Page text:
March 6, 2018Print | PDF
Graduate students and postdoctoral fellows from the PhD in Management program including: Accounting; Financial Economics; Marketing; Organizational Behaviour and Human Resource Management; and Supply Chain, Operations and Technology Management; as well as Financial Mathematics will be presenting their research on the fourth floor of Lazaridis Hall on Friday, March 9 from 9:30 a.m. to 1:30 p.m.
Posters will be presented followed by a seminar from 11 a.m. to 12:15 p.m. in LH3094.
The event is open to students and faculty across campus. Light refreshments will be provided.
This event was sponsored by the Lazaridis Institute and the Lazaridis School of Business and Economics.
"FinTech and Disruptive Innovation in Financial Services," led by Michael B. Imerman, Theodore A. Lauer Distinguished Professor of Investments and Assistant Professor in the Perella Department of Finance, Lehigh University.
The talk will provide insights into disruptive technological innovation in financial services, or "FinTech". The talk will focus on three aspects:
Graduate student research on display during the symposium will include:
Joanna Andrejkow (Accounting): I explore the effects that conscious and non-conscious goal primes have on employee productivity in an experimental setting and find that productivity can be increased through the use of both conscious and non-conscious primes.
Yong Chen (Accounting): I investigate the information content contained in accounting earnings, taxable income, and cash flow from operations when firms are engaged in earnings management, tax avoidance, or both.
Sogaolu Moyosore (Economics): Using a multivariate regression model, this study examines the income losses associated with widowhood and maps out the potential income recovery.
Pan Jiang (Financial Economics): We are going to track index by tracking leading factors so that with a portfolio including less number of stocks we can still achieve neglectable tracking error.
Laszlo Z. Nagy (Financial Economics): I construct new models of firm-specific distress and success in order to examine subsequent changes in corporate strategies and their effect on firm financial performance.
Paulan van Nes (Financial Economics): This study considers the actions of sophisticated investors to test whether firms use stock splits to provide positive signals to the market.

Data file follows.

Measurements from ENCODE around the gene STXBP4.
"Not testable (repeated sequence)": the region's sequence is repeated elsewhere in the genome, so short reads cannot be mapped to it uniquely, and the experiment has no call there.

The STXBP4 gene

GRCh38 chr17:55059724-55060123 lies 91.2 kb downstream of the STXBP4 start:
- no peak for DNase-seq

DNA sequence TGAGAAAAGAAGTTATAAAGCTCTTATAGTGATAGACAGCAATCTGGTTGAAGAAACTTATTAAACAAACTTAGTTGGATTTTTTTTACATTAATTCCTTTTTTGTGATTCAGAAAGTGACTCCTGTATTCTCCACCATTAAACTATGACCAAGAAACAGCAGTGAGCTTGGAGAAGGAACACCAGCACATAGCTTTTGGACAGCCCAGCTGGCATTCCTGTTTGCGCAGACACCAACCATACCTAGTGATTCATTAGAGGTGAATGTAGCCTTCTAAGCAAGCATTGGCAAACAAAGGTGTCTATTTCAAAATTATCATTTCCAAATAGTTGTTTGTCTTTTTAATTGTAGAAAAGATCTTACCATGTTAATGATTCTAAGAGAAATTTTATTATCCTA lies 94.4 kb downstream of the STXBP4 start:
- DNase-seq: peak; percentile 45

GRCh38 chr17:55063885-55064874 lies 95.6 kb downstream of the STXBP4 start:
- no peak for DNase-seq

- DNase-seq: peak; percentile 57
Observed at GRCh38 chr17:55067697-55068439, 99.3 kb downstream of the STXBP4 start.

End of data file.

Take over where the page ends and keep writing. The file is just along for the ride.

Ajay Bandhu (Financial Economics): Test result of a paper under current context and by adding another dimension to analyses by comparing portfolio performance under different portfolio weights scenario of Markowitz and principal component approach.
Di Meng (Financial Economics): Test a price discovery model that effectively analyzes information incorporation across a large number of trading venues and analyze how market fragmentation affects price discovery, efficiency, and trading costs.
Olga Kanj (Financial Economics): We study how the pricing of Catastrophe Bonds changes since their market started to date.
Asfiya Taji (Marketing): This study examines the path of meaning transfer in an empirical context and investigates how changes in advertising modes and company-consumer communication have changed since McCracken (1986) theorized his model.
Shirish Panchal (Marketing): The social and economic behaviour of low-status individuals towards high-status individuals depend on how (high) status was achieved. This can have implications for market exchanges involving status asymmetries.
Bowen Hu (Math Finance): We generalize the classic Vasicek Model by introducing stochastic correlation that varies systematically with the state of the economy.
Wisdom Avusuglo (Math Finance): This project exposes an error in the transformation commonly used to define potential losses in the literature on PD-LGD dependency modelling. Error implication on risk measures is investigated through the lens of a proposed "correct-transformation."
Victoria Daniel (OB/HRM): We examined the relationship between destructive marital communication on task performance and emotional exhaustion through irritation.
Shreya Kirolikar (OB/HRM): Drawing on role congruity theory, we suggest women are more likely than men to accept glass cliff positions because precarious leadership positions are more aligned with women's gender roles than stable leadership positions.
Sara Babaee (ODS): We developed a decision-making model for pricing and distribution strategies in cold chain network with updated quality-information of perishable products.